• Uhuru has pushed for a new type of politics. One based on discussion and engagement, expression of a civilised difference of opinions and not childish name-calling or incitement.
• But Bahati MP Kimani Ngunjiri has been making all manner of spurious insinuations about the President, the leader of the party that sponsored him to Parliament.
“Anybody can become angry, that is easy, but to be angry with the right person and to the right degree and at the right time and for the right purpose, and in the right way, that is not within everybody's power and is not easy,” Aristotle said.
For almost 11 years, Uhuru Kenyatta has given blood, sweat and tears for this nation. While not everyone might be a full supporter of every act or policy he has made, few can say his heart is not in the right place.
Uhuru's crusades against corruption and tribalism have made each Kenyan understand that we have to change the way we act as a people, including, and especially, our elected officials.
Above all, Uhuru has pushed for a new type of politics. One based on discussion and engagement, on civilly expressed difference of opinions and not childish name-calling or incitement.
Sadly, not everyone received the memo.
Bahati MP Kimani Ngunjiri has seemingly held a personal grudge against Uhuru for some time, making all manner of spurious and seemingly crazed insinuations about the President, the leader of the party that sponsored him to Parliament.
Rather than deal with the issues that face the people he is meant to serve, of which there are certainly many in his constituency, Ngunjiri has rather spent his time and resources trying to create a split in Jubilee, Bahati and the nation.
Attacking the BBI has become one of his favourite pastimes. However, rather than have a substantive debate on the issues that those involved encourage, he has just set up straw man arguments that are easily batted away by anyone with a modicum of sense and knowledge, but are proving a great distraction from the issues the report is meant to deal with.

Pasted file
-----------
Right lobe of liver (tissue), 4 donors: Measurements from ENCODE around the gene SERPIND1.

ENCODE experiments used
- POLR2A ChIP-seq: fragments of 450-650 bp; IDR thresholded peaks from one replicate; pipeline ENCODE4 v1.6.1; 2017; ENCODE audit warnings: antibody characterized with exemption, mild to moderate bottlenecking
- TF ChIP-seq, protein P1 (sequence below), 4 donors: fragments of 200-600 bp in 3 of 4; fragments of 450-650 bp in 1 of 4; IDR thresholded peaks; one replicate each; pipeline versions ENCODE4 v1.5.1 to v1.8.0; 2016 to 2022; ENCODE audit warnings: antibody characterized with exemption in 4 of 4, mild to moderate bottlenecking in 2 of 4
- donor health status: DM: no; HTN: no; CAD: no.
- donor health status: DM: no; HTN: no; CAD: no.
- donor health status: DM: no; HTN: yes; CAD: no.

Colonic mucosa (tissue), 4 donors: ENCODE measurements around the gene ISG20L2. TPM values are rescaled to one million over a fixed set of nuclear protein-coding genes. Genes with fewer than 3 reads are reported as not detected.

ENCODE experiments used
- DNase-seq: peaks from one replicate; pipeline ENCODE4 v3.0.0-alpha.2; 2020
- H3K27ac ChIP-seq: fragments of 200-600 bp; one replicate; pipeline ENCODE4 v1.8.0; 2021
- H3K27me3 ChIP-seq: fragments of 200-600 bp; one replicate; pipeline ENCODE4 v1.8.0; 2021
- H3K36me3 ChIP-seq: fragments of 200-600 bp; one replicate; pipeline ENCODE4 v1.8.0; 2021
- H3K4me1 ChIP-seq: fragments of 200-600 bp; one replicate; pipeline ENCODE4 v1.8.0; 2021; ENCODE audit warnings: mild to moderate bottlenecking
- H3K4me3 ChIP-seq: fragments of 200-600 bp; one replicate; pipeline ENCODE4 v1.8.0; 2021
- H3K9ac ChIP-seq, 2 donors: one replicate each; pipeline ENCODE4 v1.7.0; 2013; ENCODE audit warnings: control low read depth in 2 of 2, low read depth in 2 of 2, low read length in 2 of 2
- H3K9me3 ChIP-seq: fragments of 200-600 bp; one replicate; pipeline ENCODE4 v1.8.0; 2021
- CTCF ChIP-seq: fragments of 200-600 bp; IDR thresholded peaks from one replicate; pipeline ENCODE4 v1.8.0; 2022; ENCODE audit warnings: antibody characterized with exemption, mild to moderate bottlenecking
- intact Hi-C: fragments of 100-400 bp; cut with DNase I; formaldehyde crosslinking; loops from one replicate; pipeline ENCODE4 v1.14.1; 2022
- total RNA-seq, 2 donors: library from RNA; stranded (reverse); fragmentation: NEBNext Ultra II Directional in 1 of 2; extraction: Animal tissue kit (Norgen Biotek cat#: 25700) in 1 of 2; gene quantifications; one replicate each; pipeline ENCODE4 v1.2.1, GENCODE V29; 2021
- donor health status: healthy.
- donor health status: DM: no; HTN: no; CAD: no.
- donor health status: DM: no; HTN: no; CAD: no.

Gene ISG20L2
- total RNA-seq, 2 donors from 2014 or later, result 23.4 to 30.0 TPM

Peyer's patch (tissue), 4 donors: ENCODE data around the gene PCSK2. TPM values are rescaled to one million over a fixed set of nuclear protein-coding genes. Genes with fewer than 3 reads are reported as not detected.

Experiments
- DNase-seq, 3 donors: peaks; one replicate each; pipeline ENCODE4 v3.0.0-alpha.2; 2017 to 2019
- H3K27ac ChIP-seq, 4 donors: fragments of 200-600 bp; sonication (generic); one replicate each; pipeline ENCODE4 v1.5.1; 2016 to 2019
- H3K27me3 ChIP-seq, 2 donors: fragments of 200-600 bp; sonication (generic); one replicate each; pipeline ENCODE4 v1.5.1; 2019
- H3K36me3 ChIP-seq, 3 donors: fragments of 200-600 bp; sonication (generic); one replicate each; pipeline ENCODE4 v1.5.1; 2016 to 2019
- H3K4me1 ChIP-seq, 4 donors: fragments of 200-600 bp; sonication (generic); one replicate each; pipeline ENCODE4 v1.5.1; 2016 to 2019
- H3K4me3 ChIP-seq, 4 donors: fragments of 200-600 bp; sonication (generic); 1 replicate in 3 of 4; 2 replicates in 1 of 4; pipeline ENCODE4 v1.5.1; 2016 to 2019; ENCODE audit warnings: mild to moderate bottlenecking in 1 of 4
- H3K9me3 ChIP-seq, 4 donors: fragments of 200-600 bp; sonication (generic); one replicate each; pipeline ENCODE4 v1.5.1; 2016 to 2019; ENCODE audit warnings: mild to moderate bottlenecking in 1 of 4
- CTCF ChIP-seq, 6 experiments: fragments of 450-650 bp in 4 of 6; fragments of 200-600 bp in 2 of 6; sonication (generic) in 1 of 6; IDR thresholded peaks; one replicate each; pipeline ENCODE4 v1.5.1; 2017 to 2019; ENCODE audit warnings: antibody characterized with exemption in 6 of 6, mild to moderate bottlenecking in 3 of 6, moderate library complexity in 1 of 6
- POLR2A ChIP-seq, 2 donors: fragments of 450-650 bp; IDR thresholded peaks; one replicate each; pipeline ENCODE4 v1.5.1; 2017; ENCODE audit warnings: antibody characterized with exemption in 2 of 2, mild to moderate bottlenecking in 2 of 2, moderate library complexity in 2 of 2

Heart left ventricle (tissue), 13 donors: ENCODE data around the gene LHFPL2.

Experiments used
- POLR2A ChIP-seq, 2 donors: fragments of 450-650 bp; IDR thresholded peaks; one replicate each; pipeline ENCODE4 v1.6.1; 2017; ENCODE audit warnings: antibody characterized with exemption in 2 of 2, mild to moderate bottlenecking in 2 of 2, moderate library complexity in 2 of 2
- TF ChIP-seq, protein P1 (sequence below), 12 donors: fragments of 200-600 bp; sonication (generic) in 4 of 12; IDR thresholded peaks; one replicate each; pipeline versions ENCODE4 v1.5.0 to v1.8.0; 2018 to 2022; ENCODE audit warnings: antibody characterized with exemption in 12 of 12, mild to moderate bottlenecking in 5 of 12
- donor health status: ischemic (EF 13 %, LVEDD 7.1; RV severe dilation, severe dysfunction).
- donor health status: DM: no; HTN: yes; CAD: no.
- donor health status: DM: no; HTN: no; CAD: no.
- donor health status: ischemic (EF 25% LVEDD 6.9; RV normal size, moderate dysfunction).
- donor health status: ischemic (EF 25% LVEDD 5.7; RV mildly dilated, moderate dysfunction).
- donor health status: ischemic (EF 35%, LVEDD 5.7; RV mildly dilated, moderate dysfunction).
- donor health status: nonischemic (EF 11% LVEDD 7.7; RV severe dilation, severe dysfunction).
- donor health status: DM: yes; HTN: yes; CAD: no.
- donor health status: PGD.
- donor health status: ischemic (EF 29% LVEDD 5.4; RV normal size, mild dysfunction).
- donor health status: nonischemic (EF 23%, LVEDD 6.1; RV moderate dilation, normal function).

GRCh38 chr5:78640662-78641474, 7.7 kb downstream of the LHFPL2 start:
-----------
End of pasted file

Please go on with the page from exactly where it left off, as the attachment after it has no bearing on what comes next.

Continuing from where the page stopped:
If it were once or twice, that would be one thing, but the incessant and personal attacks on Uhuru have crossed all boundaries of decency and normative debate.
To many, it is clear these are orchestrated attacks that serve a certain political agenda. It is thus understandable that when the President toured Bahati and stopped at Maili Sita to address a crowd, he said it was enough.
Anyone who watches Uhuru regularly will know a commander-in-chief who is mostly cool. He goes about his tough work with an aura of calm and stability.
However, as Aristotle said, it is helpful to display anger at the right person and to the right degree and at the right time and for the right purpose, and in the right way.
Uhuru’s anger directed at Ngunjiri was certainly a perfect example of this, and it is good to see a leader so passionate about his agenda.
He made clear that Ngunjiri was a prime example of the old type of Kenyan politics that he has sought to do away with. His personal attacks are an attempt to stoke hatred and animosity and damage the peace Uhuru is trying to engender in Kenyan politics.
In fact, it is quite clear why Ngunjiri rails against the BBI process because it is seeking to create a new Kenyan way of doing things. Kenyans of all walks of life have told the BBI team that political violence and antagonism have to be ended, and measures must be taken against those who stir up the people.
"A country is not built by name-calling. I am interested in bringing all communities together. We want whenever we have an election, everyone goes home with peace of mind. They won't stop me. The greatest gift I will leave to this country is peace. Not intimidation after every five years," Uhuru said during his stop in the village.
The Kenyan people have a choice to make.
They can accept Ngunjiri’s way of self-serving division, incitement and hatred, a type of politics that engulfs the country potentially in bloodshed and flames.
Or they can accept Uhuru’s way of peace, unity and progress, which sees commitment and engagement as the new style of Kenyan politics.
The country cannot have both.
The battle that lies ahead is between old and new, conflict and peace, and division and unity. We must throw away those who promote the former and embrace those who encourage the latter.
Sometimes, it is good to witness a little anger in the service of these good and vital causes.
Maore is MP for Igembe North